The Internet owes its power to countless light pulses with which enormous amounts of data are sent around the globe via optical fibers. To steer and control these light pulses, various technologies are employed. One of the oldest and most important is the diffraction grating, which deflects light of different colors in precisely determined directions. For decades, scientists have been trying to improve the design and production of diffraction gratings to make them suitable for today's demanding applications. Researchers now have developed a new method by which more efficient and more precise diffraction gratings can be produced.

Diffraction gratings are based on the principle of interference. When a light wave hits a grooved surface, it is divided into many smaller waves, each emanating from an individual groove. When these waves leave the surface, they can either add together or cancel each other, depending on the direction in which they travel and on their wavelength (which is related to their color). This explains why the surface of a CD, on which data is stored in tiny grooves, generates a rainbow of reflected colors when it is illuminated by white light.

For a diffraction grating to work properly, its grooves need to have a separation similar to the wavelength of the light, which is around one micrometer — a hundred times smaller than the width of a human hair. Traditionally, these grooves are etched into the surface of a material using manufacturing techniques from the microelectronics industry; however, this means that the grooves of the grating are square in shape. Physics indicates that grooves should have a smooth and wavy pattern, like ripples on water. Grooves made with traditional methods can, therefore, only ever be rough approximations, which in turn means that the diffraction grating will steer light less efficiently.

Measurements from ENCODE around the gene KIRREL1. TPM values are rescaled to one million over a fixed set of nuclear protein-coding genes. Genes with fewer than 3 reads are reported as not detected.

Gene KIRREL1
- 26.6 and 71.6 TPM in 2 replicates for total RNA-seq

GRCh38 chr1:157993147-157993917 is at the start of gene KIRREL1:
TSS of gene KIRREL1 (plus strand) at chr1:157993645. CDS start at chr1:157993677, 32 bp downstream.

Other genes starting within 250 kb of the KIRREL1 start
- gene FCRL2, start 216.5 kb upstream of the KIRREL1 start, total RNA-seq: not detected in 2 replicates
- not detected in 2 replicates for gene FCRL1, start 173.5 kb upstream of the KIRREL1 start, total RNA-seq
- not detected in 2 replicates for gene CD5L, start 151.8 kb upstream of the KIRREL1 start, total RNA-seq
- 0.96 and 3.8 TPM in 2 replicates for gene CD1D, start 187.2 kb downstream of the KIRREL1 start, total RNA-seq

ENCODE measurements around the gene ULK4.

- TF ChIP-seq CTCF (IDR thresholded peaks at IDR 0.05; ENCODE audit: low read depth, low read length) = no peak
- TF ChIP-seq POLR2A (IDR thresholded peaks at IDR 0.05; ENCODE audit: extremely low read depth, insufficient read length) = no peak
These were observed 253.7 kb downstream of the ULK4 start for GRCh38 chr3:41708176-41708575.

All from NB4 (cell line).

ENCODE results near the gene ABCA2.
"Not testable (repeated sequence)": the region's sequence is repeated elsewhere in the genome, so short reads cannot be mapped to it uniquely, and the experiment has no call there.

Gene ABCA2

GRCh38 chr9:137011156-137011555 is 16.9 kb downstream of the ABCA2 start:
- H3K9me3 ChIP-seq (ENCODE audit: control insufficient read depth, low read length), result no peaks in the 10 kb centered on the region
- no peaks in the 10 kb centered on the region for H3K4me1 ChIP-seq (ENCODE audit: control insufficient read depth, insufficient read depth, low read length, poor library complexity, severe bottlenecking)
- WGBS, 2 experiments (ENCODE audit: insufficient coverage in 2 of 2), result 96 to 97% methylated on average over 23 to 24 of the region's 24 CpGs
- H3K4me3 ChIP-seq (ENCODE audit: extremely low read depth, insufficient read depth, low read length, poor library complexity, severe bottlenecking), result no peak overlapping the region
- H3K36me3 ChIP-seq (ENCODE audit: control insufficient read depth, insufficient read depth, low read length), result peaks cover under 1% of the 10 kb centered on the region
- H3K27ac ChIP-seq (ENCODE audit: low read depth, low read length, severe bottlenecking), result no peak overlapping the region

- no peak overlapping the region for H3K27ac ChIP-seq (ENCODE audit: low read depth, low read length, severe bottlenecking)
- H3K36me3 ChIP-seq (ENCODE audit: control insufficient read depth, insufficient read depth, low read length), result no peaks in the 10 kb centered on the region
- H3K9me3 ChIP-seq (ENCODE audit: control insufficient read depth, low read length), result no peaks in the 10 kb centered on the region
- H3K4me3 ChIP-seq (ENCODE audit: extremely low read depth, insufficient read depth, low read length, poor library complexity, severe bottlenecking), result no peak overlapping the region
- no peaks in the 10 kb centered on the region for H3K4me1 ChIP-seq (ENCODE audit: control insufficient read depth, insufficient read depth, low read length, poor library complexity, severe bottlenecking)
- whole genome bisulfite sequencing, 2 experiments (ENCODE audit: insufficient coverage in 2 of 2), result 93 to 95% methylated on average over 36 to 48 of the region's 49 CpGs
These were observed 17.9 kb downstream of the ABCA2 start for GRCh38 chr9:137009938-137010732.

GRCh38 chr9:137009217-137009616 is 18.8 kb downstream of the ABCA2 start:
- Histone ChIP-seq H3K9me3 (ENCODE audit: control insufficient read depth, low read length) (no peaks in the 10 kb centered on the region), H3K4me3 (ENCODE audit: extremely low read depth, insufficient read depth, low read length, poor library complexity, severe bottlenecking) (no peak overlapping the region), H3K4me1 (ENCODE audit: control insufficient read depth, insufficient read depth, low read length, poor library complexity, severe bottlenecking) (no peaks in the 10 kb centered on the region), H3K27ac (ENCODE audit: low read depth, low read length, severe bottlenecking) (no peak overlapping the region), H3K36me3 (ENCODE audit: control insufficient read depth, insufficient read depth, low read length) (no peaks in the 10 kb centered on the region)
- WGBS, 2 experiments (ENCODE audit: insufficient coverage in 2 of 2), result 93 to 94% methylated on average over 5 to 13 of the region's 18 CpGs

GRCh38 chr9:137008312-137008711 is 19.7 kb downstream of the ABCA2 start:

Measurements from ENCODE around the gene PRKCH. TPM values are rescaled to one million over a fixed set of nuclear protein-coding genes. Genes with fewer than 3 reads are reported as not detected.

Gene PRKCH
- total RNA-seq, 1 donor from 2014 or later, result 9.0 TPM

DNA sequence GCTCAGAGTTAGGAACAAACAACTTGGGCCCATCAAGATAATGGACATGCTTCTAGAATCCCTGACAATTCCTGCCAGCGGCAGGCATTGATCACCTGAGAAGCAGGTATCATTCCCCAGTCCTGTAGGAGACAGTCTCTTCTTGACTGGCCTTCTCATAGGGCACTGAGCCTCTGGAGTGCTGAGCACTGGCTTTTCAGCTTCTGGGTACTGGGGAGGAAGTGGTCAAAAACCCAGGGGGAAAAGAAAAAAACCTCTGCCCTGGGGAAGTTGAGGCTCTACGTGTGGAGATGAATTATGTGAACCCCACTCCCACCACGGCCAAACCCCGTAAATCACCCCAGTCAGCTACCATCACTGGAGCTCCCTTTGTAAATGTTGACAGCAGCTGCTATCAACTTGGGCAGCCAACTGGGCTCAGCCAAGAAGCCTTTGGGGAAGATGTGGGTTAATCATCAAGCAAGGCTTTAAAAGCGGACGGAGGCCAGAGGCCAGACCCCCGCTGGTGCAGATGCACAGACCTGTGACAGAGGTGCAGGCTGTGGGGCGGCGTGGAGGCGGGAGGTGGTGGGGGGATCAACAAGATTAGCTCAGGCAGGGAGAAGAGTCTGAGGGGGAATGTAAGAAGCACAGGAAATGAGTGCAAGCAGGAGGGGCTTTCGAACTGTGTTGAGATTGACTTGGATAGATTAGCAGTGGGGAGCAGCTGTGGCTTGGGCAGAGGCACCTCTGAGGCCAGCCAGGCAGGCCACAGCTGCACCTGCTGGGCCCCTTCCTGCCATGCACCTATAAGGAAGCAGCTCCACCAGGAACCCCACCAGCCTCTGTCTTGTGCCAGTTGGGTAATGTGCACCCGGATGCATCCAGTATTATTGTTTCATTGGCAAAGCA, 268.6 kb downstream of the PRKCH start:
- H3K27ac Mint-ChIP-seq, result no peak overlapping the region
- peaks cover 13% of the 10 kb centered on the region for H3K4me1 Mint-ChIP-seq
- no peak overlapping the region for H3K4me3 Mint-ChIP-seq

The new approach is based on the scanning tunneling microscope in which material surfaces are scanned by the sharp tip of a probe with high resolution. The images resulting from such a scan can even show the individual atoms of a material. One can also use the sharp tip to pattern a material and thus produce wavy surfaces. To do so, the researchers heat the tip of a scanning probe to almost 1000 °C and pressed it into a polymer surface at certain locations. This causes the molecules of the polymer to break up and evaporate at those locations, allowing the surface to be precisely sculpted. In this way, the scientists can write almost arbitrary surface profiles point-by-point into the polymer layer with a resolution of a few nanometers. Finally, the pattern is transferred to an optical material by depositing a silver layer onto the polymer. The silver layer can then be detached from the polymer and used as a reflective diffraction grating.

This allows the researchers to produce arbitrarily shaped diffraction gratings with a precision of just a few atomic distances in the silver layer. Unlike traditional square-shaped grooves, such gratings are no longer approximations but practically perfect and can be shaped in such a way that the interference of the reflected light waves creates precisely controllable patterns.

The perfect gratings enable new possibilities for controlling light; for example, to build tiny diffraction gratings into integrated circuits with which optical signals for the Internet can be sent, received, and routed more efficiently.

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